You know this isn’t just your average studio product when, after the three logos of major corporations go by, the film begins in a juvenile detention center. It’s an affectionate nod from Coogler to his former career — he worked for years with incarcerated youth before becoming a filmmaker. In this environment we meet a little boy called Adonis “Donnie” Johnson, embroiled in a fistfight over a crack some kid made about his mother. He’s the biological son of Apollo Creed, conceived out of wedlock and a stranger to his mother, Mary Anne (Phylicia Rashad), who takes him in shortly after.

Cut to 15 years later and Donnie has grown into the hefty body of Michael B. Jordan, fighting on the side in bare-knuckle matches down in Tijuana, while working a blue collar job in Los Angeles. Deciding he needs to pursue boxing full time to prove himself, he quits and moves to his father’s hometown of Philly to locate his dad’s cornerman — the one, the only Rocky Balboa (the one, the only Sylvester Stallone). He begins a touching relationship with downstairs neighbor Bianca (Tessa Thompson), a singer with progressive hearing loss who tells him, “I’m just trying to do what I love for as long as I can — I think that’s all any of us are trying to do.”

After some persistence, Donny convinces Rocky to come out of retirement to train him, and it’s a real treat watching those montages as they jog up and down the river and pummel the punching bag. Not only because of the joy of seeing Rocky back in action, this time as a trainer, but because of the rather beautiful emotional bond between Stallone and Jordan. Both A-game actors take their time in building their performance detail by detail, and the screenplay is such that the film’s greatest focus is concentrated on the connection between these two. In fact, there are only two boxing matches in the film — but they’re good ones, expertly staged and rousingly cathartic. Thanks to the strength of these two, when Rocky is diagnosed with cancer, the moment is downright devastating. From then on, it’s an I-fight-you-fight kind of deal as Rocky trains Donny and Donny insists he’ll only carry on if Rocky goes through with the chemo. Cue the tears, fist-pumps and whistles. Stallone is back in his prime here, and he deserves notice from the Academy — this dude in the Fedora is the one we all know and love, the same one who captured our hearts back in 1976.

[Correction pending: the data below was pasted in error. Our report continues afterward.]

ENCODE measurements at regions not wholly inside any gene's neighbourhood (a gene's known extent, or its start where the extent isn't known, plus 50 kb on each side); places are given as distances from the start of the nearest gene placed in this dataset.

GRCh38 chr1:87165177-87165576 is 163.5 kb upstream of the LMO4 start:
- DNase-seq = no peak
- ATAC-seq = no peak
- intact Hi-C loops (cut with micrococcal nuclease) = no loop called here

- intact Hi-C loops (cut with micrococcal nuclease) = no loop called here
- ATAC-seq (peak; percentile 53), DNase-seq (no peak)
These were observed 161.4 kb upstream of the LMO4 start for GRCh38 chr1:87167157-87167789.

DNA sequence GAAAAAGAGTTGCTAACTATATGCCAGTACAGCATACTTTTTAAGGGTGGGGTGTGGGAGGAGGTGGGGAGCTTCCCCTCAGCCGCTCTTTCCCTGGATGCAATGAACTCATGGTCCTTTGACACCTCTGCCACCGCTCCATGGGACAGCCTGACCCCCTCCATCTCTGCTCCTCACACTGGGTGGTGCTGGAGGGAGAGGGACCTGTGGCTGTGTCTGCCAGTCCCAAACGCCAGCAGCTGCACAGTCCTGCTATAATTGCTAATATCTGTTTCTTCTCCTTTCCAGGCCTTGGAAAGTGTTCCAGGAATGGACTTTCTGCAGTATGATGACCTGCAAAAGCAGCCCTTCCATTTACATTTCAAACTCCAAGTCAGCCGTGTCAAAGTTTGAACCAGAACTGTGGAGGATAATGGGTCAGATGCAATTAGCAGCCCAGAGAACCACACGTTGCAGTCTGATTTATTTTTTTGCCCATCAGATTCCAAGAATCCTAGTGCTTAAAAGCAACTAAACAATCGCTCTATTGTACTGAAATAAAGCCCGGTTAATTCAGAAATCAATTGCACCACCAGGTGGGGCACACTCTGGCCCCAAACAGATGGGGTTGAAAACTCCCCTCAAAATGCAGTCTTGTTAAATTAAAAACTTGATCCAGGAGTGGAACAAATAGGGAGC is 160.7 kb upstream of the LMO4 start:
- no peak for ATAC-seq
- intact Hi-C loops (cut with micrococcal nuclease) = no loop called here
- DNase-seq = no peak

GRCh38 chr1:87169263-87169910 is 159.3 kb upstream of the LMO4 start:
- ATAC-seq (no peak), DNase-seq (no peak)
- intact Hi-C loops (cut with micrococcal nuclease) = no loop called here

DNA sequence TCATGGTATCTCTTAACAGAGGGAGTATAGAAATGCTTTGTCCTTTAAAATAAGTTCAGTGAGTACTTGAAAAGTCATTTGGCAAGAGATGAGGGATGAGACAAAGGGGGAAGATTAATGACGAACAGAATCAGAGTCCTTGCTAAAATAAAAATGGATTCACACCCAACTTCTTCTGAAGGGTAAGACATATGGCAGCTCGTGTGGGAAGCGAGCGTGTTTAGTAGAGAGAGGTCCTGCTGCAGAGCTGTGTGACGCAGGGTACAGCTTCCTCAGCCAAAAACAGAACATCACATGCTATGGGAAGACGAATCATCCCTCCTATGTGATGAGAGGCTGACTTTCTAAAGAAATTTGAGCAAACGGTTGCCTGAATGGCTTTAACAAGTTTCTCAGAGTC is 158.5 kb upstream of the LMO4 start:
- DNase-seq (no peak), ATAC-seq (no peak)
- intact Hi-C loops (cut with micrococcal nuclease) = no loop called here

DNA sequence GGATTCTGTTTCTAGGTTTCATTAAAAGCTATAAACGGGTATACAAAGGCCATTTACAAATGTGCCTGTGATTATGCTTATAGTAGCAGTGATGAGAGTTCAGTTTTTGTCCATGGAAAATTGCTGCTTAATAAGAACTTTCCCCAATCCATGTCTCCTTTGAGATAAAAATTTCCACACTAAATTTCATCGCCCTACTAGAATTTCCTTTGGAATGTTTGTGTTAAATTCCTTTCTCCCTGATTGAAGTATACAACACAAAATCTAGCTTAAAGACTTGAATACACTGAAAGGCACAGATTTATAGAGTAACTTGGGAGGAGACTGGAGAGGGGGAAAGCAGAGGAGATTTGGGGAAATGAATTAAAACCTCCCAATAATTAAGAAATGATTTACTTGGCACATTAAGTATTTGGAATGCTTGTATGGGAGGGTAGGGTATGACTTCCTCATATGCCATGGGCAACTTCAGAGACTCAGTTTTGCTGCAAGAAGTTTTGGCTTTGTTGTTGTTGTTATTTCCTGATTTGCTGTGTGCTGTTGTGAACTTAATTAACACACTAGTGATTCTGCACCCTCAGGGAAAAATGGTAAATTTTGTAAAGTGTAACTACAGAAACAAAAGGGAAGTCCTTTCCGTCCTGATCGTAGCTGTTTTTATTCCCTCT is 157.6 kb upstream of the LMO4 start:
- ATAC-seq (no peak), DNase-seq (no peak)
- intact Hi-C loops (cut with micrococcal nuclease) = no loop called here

This is an art film that just happens to be a seventh installment and feature a character

named Balboa, but it comes free of all the studio tentpole sheen. Strong box-office should ensue for this baby, but its core is wholly renegade. Scenes are cut together with jumps and freeze frames displaying text alongside a handsome face. Most discussions are shot hand-held and close-up, getting us right up close to the expressive faces of Jordan and Stallone, so that we feel all their nuances. Then when the story enters the ring, Coogler films an entire round in one vibrant, energetic steadicam swoop. In the climactic bout, the kinetics of Raging fricking Bull come to mind. There’s one pivotal moment when our hero gets K-O’d and it looks like he’s down for the count. The shot plays out in painful slow-motion with little insert cuts back to Creed as a child, and it provokes a guttural reaction from everyone in the house.

The real distinguishing factor here is the pervasive humanism of Ryan Coogler. His direction is sensitive and attuned and his script finds the humor and the sorrow in all the ordinary moments. Rocky’s cancer diagnosis stings a real nerve, because Donnie grabs him and ushers him to the toilet, then goes home to Bianca and swings him over his back. Time is made for a dinner conversation between the makeshift family of three, so that Rocky can say he’s a lucky man to know them. Sorry for getting sappy, but this is really sweet, genuinely affecting stuff and it confirms the guiding talent behind it as one of the best of his generation. Once again, with a lot more money and the burden of a franchise on his back, Coogler has made one of the best films of the year — vigorously entertaining and coursing with emotion.

Mark Distefano is a senior in the College of Arts and Sciences. He can be reached at [email protected].